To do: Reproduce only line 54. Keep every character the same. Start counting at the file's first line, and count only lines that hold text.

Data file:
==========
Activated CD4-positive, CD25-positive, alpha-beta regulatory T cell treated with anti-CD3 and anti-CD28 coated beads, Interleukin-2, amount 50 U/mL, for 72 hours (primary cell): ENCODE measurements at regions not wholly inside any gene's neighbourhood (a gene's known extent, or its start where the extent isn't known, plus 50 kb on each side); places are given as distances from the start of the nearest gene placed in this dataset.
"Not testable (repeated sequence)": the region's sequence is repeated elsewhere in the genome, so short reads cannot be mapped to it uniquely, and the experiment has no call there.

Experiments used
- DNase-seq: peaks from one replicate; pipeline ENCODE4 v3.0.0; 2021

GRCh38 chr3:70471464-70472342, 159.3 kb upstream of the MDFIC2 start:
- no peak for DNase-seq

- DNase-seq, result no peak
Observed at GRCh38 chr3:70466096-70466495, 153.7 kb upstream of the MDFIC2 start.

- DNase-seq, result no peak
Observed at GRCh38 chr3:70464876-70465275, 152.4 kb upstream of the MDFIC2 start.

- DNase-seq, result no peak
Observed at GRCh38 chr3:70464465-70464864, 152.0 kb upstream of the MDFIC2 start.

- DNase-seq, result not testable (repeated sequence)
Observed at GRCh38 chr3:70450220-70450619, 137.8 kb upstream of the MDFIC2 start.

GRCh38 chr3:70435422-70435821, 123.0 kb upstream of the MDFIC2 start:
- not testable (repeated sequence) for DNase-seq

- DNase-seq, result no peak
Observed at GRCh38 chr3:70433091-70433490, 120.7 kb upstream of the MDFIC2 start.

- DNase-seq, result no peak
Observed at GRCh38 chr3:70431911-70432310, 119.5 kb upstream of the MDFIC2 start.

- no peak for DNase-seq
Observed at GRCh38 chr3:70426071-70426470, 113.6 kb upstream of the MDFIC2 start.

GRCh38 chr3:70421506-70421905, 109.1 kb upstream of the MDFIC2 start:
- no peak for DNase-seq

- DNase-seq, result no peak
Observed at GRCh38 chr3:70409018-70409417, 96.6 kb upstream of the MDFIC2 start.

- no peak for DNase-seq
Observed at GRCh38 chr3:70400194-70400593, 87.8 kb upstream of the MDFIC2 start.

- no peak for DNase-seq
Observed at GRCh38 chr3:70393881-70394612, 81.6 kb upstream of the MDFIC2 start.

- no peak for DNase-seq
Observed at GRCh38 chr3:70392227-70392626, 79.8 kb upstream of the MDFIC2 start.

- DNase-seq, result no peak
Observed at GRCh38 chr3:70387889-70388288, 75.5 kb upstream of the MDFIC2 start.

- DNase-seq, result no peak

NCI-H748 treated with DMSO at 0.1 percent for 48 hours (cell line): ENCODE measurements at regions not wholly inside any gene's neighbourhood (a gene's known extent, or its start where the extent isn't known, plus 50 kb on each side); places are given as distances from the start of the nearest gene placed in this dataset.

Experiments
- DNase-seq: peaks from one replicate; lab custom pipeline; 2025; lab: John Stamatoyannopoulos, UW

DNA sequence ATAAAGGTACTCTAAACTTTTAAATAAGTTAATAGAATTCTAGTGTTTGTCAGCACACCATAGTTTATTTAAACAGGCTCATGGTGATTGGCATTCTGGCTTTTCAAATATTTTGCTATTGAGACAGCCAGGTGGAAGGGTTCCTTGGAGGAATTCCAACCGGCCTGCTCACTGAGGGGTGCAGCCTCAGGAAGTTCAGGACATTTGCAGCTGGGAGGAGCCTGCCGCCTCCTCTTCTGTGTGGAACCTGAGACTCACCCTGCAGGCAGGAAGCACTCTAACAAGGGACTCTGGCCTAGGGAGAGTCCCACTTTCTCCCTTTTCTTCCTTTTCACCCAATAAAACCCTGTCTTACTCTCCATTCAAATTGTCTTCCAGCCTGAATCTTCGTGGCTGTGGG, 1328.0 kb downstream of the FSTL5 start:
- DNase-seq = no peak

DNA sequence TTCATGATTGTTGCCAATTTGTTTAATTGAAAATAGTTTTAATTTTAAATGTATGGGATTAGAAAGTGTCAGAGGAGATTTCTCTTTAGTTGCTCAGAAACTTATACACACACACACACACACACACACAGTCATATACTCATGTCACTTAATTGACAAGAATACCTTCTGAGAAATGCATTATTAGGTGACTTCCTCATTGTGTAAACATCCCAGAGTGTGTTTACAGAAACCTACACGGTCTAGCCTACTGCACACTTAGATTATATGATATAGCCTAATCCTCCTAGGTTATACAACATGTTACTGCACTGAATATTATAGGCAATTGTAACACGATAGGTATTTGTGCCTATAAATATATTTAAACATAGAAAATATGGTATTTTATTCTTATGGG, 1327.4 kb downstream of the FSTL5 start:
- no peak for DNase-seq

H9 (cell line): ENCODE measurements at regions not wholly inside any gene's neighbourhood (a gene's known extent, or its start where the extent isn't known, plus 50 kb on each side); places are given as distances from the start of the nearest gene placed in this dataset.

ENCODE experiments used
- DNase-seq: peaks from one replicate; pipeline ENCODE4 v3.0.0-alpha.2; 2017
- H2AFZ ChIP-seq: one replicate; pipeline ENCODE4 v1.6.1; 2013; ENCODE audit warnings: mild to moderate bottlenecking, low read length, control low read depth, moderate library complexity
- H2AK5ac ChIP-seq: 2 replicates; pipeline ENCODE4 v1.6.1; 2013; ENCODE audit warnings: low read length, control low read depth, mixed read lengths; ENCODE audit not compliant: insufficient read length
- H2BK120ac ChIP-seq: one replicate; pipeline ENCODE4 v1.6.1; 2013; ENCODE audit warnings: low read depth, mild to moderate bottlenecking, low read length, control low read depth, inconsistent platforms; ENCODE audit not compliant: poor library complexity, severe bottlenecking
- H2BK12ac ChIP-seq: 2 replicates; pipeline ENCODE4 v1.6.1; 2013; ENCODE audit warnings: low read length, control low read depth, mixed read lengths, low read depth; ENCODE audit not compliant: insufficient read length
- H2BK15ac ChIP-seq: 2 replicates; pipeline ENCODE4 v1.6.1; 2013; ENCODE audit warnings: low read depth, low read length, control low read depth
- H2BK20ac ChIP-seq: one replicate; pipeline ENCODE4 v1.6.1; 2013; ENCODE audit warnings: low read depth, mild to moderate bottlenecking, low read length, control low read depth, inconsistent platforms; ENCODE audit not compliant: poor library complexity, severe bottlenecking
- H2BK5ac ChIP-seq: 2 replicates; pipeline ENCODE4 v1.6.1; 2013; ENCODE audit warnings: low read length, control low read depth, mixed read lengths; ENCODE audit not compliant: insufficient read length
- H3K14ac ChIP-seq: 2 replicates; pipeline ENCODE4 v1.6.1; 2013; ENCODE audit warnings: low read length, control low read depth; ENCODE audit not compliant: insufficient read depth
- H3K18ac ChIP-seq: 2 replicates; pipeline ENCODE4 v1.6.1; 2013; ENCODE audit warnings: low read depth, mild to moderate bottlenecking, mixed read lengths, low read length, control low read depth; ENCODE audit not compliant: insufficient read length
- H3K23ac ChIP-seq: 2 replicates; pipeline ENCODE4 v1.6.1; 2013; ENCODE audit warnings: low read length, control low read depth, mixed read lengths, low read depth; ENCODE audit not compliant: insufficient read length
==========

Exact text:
- H3K18ac ChIP-seq: 2 replicates; pipeline ENCODE4 v1.6.1; 2013; ENCODE audit warnings: low read depth, mild to moderate bottlenecking, mixed read lengths, low read length, control low read depth; ENCODE audit not compliant: insufficient read length